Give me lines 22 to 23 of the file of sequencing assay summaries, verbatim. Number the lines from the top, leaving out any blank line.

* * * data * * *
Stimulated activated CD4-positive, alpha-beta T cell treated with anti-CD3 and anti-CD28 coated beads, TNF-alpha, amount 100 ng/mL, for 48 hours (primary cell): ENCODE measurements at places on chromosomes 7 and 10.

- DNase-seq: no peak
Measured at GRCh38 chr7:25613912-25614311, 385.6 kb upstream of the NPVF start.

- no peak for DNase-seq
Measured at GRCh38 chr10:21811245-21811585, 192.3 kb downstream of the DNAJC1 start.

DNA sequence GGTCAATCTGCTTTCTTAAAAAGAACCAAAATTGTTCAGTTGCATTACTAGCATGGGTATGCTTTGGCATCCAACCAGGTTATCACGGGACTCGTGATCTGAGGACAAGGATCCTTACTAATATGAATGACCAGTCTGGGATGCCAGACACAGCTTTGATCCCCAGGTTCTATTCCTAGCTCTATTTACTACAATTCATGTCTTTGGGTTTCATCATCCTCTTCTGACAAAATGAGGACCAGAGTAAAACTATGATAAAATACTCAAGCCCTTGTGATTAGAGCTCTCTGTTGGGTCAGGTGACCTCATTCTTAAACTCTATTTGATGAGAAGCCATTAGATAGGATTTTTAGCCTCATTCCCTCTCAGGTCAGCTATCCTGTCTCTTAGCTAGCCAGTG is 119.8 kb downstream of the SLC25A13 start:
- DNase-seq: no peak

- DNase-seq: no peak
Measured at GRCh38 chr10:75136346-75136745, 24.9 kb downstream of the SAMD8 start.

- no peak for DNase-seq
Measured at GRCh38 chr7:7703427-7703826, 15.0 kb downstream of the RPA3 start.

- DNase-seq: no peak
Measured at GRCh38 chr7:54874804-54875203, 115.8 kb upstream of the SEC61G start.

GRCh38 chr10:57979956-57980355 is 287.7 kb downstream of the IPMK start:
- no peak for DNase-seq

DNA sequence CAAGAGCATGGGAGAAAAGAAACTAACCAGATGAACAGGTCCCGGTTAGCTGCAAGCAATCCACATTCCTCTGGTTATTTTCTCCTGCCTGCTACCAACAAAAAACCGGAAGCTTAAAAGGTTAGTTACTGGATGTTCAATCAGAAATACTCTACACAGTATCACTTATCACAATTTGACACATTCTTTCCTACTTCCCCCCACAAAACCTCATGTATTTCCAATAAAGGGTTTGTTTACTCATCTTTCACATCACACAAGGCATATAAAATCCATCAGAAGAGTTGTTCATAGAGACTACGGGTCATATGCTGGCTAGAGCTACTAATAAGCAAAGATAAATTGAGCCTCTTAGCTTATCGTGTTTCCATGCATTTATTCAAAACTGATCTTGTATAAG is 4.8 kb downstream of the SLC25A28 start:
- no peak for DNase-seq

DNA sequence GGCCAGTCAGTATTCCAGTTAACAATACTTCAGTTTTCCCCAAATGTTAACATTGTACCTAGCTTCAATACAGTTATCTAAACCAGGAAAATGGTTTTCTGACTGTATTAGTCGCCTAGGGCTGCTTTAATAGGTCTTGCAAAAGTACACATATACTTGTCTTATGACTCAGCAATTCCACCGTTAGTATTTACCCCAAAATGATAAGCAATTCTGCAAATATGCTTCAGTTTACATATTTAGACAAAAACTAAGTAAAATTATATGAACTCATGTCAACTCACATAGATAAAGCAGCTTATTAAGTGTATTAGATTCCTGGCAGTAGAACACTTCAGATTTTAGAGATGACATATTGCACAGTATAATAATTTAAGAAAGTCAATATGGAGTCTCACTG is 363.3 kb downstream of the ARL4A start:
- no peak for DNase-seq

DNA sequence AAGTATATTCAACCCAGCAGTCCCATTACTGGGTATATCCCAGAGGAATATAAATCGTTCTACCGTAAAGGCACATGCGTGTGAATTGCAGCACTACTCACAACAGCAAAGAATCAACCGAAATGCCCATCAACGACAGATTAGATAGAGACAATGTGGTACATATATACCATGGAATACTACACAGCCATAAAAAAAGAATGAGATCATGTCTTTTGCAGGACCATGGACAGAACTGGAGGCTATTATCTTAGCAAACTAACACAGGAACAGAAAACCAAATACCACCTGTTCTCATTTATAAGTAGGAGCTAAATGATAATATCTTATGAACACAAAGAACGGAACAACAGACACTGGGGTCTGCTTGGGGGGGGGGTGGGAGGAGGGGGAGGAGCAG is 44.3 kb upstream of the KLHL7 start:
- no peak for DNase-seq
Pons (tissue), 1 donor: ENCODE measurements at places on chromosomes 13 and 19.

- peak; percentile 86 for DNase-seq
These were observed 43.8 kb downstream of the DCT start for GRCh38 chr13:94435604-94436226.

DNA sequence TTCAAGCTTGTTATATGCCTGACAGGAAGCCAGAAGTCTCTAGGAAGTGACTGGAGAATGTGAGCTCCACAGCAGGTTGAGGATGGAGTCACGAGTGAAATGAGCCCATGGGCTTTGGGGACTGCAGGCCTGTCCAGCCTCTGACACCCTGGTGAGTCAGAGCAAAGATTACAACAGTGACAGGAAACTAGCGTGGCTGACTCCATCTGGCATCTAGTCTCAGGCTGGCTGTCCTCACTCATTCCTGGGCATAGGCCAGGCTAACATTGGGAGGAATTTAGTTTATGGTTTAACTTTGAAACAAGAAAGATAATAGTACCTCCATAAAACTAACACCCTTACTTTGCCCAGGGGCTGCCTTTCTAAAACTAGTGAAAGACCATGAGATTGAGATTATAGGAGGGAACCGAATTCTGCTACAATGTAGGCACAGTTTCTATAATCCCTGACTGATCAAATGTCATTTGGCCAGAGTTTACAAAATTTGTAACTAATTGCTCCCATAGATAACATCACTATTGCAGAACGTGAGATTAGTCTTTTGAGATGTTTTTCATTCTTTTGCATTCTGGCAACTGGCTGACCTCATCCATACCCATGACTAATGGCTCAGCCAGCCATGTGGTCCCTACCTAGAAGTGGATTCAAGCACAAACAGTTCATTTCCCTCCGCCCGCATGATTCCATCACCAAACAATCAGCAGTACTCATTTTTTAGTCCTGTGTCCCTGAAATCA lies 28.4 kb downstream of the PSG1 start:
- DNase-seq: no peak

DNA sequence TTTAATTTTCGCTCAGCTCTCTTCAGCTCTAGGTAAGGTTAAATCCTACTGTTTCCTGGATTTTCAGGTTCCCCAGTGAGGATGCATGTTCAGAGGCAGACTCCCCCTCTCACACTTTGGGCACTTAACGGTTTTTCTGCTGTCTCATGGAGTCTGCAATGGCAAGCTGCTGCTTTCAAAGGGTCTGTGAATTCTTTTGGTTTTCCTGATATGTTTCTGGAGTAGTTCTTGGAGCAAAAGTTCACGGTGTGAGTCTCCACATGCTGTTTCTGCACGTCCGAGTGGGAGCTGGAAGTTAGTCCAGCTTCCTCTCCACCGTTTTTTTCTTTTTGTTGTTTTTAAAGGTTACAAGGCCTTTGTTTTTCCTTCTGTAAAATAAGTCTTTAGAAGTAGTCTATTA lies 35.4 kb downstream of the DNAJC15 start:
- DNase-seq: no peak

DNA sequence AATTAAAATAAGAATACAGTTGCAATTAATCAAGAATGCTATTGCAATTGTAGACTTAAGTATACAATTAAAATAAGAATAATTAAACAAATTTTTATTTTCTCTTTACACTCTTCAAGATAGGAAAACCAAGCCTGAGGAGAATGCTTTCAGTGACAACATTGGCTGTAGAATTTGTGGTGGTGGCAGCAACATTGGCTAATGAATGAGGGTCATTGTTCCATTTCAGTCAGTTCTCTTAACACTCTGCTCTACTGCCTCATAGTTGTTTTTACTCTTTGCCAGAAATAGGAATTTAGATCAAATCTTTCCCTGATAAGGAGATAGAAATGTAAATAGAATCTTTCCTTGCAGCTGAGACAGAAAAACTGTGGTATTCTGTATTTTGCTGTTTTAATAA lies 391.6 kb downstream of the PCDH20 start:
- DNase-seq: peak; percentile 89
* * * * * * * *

Pons (tissue), 1 donor: ENCODE measurements at places on chromosomes 13 and 19.

- peak; percentile 86 for DNase-seq